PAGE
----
“COVID interviews are tricky,” says Lisa Edwards, Superintendent of Verdant Health, who herself was onboarded during the pandemic and is now conducting the hiring for her organization. “Don’t wait for COVID to go away before making hiring decisions but be aware of how priorities have changed for the workforce. Candidates want to know what safety measures are in place. Be prepared to discuss the company’s re-opening plan. What are the steps the company is taking to ensure health safety? Do you have a contact-tracing log? How often are surfaces cleaned, and what deep-cleaning is taking place?”

It’s also important to discuss upfront the company’s policy on working in the office. Is there the option to work 100% virtually? If so, what tools and resources will the company provide? If not, what safety measures are in place? Whether or not a company is open to providing employees with the option to work from home is a key differentiator when it comes to attracting talent right now.

Takeaway: Be prepared to address pandemic-related questions and concerns from candidates and to offer flexible solutions.

A $2b Seattle-based company that engaged Herd Freed Hartz on an executive search for a VP of Human Resources was on top of the virtual hiring experience immediately. “We’ve been hiring virtually this whole time,” says Allison [last name redacted for confidentiality], the candidate identified through Herd Freed Hartz who was hired virtually herself, and is now overseeing the virtual hiring process for the company. “The recruiting team has found that working remotely has allowed more flexibility because we’re not scheduling around physical space. We can meet people where they are, which is usually at home. We have a lot more scheduling freedom; we don’t have travel logistics, so we can access people’s time more easily. It’s gone well for us, and the transition has been pretty seamless.”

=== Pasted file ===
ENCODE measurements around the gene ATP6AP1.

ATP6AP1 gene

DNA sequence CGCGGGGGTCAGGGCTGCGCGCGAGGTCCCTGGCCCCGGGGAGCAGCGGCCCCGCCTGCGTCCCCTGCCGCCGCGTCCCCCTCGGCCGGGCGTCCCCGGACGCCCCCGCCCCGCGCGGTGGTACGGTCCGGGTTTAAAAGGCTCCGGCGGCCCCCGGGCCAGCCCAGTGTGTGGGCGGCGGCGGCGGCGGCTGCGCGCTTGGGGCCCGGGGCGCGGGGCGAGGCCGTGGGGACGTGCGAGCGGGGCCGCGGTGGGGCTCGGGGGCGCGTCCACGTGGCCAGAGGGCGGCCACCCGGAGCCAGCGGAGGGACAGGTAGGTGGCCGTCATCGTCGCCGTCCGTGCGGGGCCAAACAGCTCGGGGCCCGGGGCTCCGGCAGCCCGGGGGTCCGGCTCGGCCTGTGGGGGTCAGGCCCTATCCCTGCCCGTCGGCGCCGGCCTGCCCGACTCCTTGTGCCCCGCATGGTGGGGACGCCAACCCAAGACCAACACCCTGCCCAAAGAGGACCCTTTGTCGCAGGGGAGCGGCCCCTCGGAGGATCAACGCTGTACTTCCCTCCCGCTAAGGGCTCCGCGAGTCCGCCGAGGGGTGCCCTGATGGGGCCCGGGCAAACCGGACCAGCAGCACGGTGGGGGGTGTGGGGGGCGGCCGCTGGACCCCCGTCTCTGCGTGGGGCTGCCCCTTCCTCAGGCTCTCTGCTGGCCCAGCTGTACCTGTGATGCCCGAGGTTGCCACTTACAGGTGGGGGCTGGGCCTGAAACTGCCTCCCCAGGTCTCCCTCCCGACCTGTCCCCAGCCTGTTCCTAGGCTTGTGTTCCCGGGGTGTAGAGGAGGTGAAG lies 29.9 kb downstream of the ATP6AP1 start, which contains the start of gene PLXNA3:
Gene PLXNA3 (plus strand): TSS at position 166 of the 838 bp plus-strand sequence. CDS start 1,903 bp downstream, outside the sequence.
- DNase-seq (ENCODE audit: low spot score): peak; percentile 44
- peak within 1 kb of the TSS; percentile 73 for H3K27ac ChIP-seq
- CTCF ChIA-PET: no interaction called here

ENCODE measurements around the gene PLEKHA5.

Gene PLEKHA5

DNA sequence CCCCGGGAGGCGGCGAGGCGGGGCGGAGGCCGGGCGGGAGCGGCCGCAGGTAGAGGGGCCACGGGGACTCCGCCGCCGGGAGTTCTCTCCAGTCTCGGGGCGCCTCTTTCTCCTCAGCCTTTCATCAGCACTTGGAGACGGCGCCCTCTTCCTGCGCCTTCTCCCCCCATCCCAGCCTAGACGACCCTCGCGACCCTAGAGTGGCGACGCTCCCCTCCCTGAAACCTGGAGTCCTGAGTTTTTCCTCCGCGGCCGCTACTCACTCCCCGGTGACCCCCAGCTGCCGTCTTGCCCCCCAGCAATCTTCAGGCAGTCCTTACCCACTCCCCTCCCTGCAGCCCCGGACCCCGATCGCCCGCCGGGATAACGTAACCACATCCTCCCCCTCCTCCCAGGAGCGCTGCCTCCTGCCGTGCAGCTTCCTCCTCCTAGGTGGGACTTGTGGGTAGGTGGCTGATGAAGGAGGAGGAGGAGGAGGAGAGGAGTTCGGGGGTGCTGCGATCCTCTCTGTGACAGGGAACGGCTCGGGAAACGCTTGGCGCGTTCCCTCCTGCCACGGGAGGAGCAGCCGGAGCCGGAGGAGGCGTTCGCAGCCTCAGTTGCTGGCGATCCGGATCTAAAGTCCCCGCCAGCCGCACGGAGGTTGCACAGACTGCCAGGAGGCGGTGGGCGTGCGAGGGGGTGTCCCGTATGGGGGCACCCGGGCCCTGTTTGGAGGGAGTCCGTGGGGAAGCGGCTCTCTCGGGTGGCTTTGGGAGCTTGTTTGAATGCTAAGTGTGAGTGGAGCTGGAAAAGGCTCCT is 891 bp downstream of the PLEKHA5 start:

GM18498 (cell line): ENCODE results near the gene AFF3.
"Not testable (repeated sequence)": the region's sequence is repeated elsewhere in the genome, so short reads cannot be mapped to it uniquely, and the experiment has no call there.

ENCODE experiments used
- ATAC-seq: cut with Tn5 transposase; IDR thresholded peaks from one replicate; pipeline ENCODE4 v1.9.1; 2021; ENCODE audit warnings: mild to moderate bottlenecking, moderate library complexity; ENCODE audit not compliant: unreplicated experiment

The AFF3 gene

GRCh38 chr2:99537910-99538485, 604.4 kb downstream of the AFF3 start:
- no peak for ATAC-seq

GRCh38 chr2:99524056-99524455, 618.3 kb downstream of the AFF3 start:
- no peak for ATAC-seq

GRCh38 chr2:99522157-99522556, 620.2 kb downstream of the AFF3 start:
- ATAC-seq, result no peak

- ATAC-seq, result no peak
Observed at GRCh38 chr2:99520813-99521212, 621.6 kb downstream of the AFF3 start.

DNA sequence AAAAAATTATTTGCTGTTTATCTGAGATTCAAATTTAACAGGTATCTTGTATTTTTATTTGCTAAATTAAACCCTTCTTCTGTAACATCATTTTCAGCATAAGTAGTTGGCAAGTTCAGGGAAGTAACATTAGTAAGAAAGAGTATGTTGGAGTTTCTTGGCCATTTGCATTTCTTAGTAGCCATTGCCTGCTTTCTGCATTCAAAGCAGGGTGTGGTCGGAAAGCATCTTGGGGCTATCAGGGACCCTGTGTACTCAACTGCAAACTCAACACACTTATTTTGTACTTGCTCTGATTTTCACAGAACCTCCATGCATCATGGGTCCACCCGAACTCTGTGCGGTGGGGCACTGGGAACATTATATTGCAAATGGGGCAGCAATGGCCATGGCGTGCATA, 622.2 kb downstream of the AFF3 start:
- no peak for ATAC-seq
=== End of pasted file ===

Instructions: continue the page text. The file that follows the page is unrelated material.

Takeaway: Virtual hiring can actually be faster and easier!

David Shoultz, now Director of Grants for the Washington Research Foundation, found himself going through multiple interview processes at the start of the pandemic. He brings the perspective of how different companies reacted to events. “WRF managed [the virtual process] much better than others did. The CEO did a great job of moderating the video conferences. Even when I had to give a presentation, it was just as easy, if not easier, to present over video.” In contrast, another company he was speaking with adopted a “wait and see” approach, delaying their search and ultimately taking them out of the running for Shoultz as a prospective employer.

“WRF was the exception to my experiences interviewing during the pandemic,” says Shoultz. “Most companies were really struggling with the technology and the comfort level of hiring and onboarding virtually. I got to see how multiple companies reacted to and coped with uncertainty. It was a very interesting insight I may not have seen in more normal circumstances.”

Takeaway: This is a candidate’s chance to see how the organization handles itself, and treats its employees, under pressure.

We are living through history right now, and history has shown times of strife breed opportunity for creativity and innovation. While there will be an adjustment period as companies pivot to virtual hiring, the results we are seeing have been just as successful as hires made before the pandemic began, with a few fringe benefits to boot.